ProulxAnnie Proulx, Brokeback Mountain (1997)

Originally published in the New Yorker, then later released as a separate book (interestingly, several years before the film – which I haven’t seen, by the way). Ennis del Mar and Jack Twist meet as young ranch hands in 1963; while working and camping together on Brokeback Mountain, they become intimate; and their feelings for each other will haunt the rest of their lives. Brokeback Mountain is a fine example of short fiction’s ability to distil entire lives into a few pages; indeed, part of the point is that Ennis’ and Jack’s lives have been defined by a few incidents. The problem is, I never really believed in their attraction: it comes on abruptly and, for me at least, never gains the emotional weight that it needs. Now, I recognise that this could be Proulx’s point: that the two men don’t examine their desire for each other, but just accept that it’s there; and at least one of them wants to keep it at a distance, so that’s reflected in the tone of the writing. But even with that thought in mind, Brokeback Mountain doesn’t quite work for me.

garnier

Pascal Garnier, The Islanders (2010)
Translated from the French by Emily Boyce (2014)

This is the sixth of the late Pascal Garnier’s noirs to appear in English from Gallic Books, and the third I’ve read; it’s typically tense, wry, and strange. Olivier returns to Versailles to bury his mother; he discovers that his childhood Jeanne is living opposite with her blind brother Rodolphe. Jeanne and Olivier have a dark secret in their past, which threatens to come out into the open. And they’re about to gain another secret, when Olivier wakes up after a dinner party with the siblings to find the fourth guest – a stranger who had been helping Rodolphe around town – dead in the bathroom. You can guess this isn’t going to end well, but what really keeps the pages turning in The Islanders is the uncertainty over just how far these characters are prepared to go – and maybe even they don’t know until the time comes to find out.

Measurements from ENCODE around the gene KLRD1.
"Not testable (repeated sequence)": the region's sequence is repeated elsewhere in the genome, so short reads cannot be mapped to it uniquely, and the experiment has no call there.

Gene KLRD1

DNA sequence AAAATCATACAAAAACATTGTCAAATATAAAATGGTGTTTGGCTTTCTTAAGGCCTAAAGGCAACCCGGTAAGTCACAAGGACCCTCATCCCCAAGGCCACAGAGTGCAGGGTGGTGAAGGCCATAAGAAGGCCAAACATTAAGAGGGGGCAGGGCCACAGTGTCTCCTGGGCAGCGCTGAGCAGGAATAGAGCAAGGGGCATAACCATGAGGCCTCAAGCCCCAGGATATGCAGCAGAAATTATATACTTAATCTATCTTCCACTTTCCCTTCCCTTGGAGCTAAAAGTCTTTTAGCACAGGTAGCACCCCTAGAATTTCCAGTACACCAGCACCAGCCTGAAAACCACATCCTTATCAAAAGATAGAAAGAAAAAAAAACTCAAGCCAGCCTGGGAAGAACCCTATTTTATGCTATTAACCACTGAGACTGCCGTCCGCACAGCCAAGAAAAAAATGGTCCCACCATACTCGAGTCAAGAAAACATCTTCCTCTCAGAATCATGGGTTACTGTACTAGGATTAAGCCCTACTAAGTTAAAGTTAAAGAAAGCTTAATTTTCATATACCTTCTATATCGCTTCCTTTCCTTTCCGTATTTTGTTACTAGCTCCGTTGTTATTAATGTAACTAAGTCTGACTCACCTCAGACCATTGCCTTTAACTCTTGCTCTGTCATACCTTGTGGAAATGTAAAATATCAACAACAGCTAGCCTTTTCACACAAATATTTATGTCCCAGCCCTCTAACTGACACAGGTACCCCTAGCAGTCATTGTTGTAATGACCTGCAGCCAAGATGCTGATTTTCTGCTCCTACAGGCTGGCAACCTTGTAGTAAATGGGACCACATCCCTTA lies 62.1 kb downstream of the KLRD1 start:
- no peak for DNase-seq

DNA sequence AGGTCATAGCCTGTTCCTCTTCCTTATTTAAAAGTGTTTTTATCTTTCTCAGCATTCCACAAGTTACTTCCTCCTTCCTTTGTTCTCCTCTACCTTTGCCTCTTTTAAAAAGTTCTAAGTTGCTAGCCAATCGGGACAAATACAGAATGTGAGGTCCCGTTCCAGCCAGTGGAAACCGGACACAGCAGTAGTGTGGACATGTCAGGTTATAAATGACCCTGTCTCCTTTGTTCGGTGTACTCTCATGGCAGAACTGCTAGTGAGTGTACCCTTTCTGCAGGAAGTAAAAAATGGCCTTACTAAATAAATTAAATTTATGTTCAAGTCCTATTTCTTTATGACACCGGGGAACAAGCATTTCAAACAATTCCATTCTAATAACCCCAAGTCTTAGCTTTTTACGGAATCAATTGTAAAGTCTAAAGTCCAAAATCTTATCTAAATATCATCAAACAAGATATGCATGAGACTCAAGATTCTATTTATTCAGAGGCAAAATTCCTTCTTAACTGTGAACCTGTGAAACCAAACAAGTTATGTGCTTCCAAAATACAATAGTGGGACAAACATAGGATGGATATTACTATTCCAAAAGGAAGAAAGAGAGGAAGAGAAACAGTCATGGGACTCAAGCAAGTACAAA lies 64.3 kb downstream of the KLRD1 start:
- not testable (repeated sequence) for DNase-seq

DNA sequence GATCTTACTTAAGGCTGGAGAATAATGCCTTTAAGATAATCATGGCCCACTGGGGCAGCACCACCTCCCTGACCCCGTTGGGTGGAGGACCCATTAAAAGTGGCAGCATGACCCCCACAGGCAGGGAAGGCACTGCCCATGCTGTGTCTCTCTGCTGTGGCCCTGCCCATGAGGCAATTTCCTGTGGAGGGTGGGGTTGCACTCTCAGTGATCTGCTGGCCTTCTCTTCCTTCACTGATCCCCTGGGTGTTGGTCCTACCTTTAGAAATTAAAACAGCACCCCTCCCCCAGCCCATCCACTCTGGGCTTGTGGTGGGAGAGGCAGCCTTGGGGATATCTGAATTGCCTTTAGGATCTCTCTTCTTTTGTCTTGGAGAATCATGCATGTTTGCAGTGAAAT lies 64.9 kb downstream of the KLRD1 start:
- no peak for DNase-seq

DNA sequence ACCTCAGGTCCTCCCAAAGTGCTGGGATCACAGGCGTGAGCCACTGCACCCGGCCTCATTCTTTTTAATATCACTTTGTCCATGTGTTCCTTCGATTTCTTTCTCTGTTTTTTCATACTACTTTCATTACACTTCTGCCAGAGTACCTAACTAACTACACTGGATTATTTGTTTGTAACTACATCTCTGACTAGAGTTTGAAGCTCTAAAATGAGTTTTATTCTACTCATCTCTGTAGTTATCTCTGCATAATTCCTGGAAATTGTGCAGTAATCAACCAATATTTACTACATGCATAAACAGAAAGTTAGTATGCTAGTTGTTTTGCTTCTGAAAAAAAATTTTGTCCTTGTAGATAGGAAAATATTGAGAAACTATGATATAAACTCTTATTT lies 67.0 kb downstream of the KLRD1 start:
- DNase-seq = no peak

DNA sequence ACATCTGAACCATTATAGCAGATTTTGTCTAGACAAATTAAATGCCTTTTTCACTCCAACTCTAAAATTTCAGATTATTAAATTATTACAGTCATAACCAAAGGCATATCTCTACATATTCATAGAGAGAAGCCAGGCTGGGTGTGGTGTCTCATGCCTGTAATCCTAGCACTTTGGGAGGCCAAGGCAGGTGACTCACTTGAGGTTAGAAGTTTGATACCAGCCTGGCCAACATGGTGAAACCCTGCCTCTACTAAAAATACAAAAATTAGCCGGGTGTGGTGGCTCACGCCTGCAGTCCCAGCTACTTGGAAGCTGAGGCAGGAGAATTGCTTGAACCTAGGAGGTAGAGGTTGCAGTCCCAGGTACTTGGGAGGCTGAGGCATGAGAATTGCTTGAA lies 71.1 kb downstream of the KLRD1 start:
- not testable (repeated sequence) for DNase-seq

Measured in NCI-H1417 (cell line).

SmithZadie Smith, The Embassy of Cambodia (2013)

My reactions to Zadie Smith’s work range from lukewarm to positive; happily, this one was positive. Its starting point is the fact that the Cambodian Embassy in London, unlike most embassies, is not in the city centre, but is instead a house on a suburban street. About the only thing anyone can see over the wall is a flying shuttlecock; what’s going on behind those walls – apart from a game of badminton – is anyone’s guess. So the Embassy becomes a metaphor for the hidden worlds and lives that lie in our midst. Smith’s protagonist is Fatou, who walks past the Embassy of Cambodia on her way to the swimming pool (where she secretly takes advantage of her employers’ membership) and wonders about her place in the world. This is a satisfying story that swoops in and out, from one person’s life to the wider world, and hinting at the untold stories that become lost in the throng of a busy street.

Garcia Marquez

Gabriel García Márquez, No One Writes to the Colonel (1961)
Translated from the Spanish by J.S. Bernstein (1968)

One thing that a project like this novella-reading is useful for is ticking off a few names on the old “authors I’ve been meaning to read” list. So here’s my introduction to Gabriel García Márquez. Every Friday – as he has for the last fifteen years – the colonel eagerly awaits the mail, hoping that this will be the week his army pension arrives. In the meantime, the colonel and his wife subsist as best they can, their only real hope being the prize rooster that might win a few cockfights – if the colonel can resist the temptation to sell it. There’s a sense of absurdity running through this story, but it’s a rueful absurdity, born of being caught in an impossible situation – the absurd (but all too real) bureaucracy that withholds the colonel’s pension, and the absurd (but again all too real) lengths he has to go to in order to survive and keep face. I liked No One Writes to the Colonel, but feel I don’t quite have the measure of García Márquez’s work yet; I’ll have to read something else by him for that.